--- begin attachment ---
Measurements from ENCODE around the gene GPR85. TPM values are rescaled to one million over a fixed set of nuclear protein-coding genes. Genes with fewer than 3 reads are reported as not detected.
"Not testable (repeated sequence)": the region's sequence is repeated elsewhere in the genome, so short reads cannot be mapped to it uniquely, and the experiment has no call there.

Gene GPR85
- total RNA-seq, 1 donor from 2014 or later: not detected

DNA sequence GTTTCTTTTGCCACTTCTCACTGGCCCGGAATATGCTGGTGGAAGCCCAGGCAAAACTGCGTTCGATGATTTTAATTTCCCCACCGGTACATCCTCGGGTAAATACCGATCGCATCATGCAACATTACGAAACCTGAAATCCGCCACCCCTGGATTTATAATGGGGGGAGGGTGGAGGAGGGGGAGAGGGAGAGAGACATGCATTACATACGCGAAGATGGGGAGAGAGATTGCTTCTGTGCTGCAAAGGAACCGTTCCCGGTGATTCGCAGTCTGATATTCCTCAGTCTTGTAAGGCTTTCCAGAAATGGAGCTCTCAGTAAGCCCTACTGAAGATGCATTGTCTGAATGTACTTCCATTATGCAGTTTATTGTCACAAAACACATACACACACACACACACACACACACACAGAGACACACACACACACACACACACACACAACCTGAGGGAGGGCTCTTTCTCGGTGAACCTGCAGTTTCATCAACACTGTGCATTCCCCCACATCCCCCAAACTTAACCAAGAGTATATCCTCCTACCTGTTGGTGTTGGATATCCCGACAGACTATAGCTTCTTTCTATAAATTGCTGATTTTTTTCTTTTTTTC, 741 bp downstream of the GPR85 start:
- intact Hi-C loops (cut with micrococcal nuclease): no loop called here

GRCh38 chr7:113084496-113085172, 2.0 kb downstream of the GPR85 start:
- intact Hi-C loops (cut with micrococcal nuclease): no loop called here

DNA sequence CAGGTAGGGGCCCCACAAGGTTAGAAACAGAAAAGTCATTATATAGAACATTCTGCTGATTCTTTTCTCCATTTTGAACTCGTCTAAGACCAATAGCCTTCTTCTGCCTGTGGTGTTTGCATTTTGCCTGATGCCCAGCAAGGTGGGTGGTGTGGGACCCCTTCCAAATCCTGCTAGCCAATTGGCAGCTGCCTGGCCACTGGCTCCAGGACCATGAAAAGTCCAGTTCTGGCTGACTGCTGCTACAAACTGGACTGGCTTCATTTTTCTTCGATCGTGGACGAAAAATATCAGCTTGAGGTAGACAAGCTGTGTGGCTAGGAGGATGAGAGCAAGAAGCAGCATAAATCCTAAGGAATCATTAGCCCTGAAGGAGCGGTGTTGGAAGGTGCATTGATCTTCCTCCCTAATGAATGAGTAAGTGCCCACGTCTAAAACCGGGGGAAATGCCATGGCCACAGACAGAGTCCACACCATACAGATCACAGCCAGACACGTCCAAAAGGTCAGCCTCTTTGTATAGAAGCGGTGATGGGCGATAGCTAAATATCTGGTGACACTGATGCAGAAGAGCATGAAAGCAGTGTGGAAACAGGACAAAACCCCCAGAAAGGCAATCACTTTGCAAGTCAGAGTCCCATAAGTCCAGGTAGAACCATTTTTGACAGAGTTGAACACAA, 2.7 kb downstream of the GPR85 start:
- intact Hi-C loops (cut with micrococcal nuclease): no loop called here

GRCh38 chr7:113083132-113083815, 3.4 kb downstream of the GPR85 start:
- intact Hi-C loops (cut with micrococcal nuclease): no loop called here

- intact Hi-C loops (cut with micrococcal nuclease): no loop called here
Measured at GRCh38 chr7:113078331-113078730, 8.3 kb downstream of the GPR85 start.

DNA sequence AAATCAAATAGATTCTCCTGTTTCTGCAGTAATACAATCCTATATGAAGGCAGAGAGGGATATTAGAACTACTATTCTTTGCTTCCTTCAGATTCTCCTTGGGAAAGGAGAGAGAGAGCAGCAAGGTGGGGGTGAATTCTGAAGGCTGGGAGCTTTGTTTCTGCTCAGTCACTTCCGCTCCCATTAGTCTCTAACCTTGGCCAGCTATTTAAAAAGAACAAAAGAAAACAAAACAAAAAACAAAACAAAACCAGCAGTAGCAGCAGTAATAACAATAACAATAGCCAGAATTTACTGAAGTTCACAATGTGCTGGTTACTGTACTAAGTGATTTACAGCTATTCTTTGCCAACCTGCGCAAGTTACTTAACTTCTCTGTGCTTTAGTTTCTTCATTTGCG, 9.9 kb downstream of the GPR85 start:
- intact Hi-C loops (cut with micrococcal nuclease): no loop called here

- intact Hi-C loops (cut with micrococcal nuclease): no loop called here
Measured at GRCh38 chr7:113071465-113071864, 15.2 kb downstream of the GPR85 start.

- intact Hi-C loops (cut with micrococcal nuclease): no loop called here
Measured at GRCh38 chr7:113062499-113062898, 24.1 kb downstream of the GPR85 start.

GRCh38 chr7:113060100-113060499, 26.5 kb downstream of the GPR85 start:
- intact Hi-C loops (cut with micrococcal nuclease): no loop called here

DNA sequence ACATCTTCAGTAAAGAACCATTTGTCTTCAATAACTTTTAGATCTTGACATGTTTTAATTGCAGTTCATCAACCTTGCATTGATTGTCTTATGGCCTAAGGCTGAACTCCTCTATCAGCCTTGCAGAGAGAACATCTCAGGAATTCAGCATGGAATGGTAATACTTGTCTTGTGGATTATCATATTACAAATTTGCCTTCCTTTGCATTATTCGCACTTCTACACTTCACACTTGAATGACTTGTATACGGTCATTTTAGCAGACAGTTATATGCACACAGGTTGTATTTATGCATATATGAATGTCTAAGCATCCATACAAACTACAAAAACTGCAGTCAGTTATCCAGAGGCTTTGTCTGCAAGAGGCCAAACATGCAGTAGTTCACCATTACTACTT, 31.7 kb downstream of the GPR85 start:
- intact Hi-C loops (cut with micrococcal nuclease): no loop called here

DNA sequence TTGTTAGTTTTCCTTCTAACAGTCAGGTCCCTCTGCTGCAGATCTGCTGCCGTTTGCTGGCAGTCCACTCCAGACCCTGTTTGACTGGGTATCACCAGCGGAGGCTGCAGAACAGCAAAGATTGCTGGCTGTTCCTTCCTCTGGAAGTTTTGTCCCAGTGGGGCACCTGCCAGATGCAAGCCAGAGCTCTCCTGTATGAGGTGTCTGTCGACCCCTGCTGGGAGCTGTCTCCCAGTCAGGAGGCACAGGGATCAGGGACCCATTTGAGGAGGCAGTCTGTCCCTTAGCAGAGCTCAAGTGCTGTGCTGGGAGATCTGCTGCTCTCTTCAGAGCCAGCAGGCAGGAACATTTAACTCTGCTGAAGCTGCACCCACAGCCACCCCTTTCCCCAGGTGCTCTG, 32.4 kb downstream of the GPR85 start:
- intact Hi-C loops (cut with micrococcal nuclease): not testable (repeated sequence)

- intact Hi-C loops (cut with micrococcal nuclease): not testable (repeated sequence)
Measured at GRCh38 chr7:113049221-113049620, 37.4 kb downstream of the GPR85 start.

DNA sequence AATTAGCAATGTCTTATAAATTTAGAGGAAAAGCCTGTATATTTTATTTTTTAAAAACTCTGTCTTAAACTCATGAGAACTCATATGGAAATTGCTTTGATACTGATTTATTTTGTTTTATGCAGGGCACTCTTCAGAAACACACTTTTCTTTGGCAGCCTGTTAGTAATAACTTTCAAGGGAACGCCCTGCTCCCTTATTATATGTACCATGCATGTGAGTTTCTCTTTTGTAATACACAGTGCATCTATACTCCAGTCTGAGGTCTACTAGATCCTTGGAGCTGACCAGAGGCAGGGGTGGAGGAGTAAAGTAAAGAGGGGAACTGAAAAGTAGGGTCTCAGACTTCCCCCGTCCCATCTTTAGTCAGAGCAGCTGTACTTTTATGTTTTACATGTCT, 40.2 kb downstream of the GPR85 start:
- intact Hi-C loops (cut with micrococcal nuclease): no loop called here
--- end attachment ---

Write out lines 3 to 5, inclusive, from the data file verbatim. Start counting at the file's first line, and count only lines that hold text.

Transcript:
Gene GPR85
- total RNA-seq, 1 donor from 2014 or later: not detected

DNA sequence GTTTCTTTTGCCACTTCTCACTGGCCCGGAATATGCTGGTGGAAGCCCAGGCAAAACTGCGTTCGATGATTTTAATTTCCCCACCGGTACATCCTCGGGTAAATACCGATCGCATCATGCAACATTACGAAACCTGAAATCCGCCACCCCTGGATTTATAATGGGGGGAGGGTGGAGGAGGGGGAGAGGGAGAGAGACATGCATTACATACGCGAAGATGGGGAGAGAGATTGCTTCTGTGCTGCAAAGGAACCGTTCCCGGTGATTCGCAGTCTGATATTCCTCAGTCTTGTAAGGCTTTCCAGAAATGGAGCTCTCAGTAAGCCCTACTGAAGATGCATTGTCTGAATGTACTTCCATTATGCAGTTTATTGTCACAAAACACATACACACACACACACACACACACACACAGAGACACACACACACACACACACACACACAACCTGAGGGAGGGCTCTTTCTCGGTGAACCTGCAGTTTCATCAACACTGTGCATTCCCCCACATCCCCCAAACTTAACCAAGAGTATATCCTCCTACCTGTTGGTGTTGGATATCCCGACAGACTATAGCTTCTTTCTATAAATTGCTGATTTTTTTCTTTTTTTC, 741 bp downstream of the GPR85 start: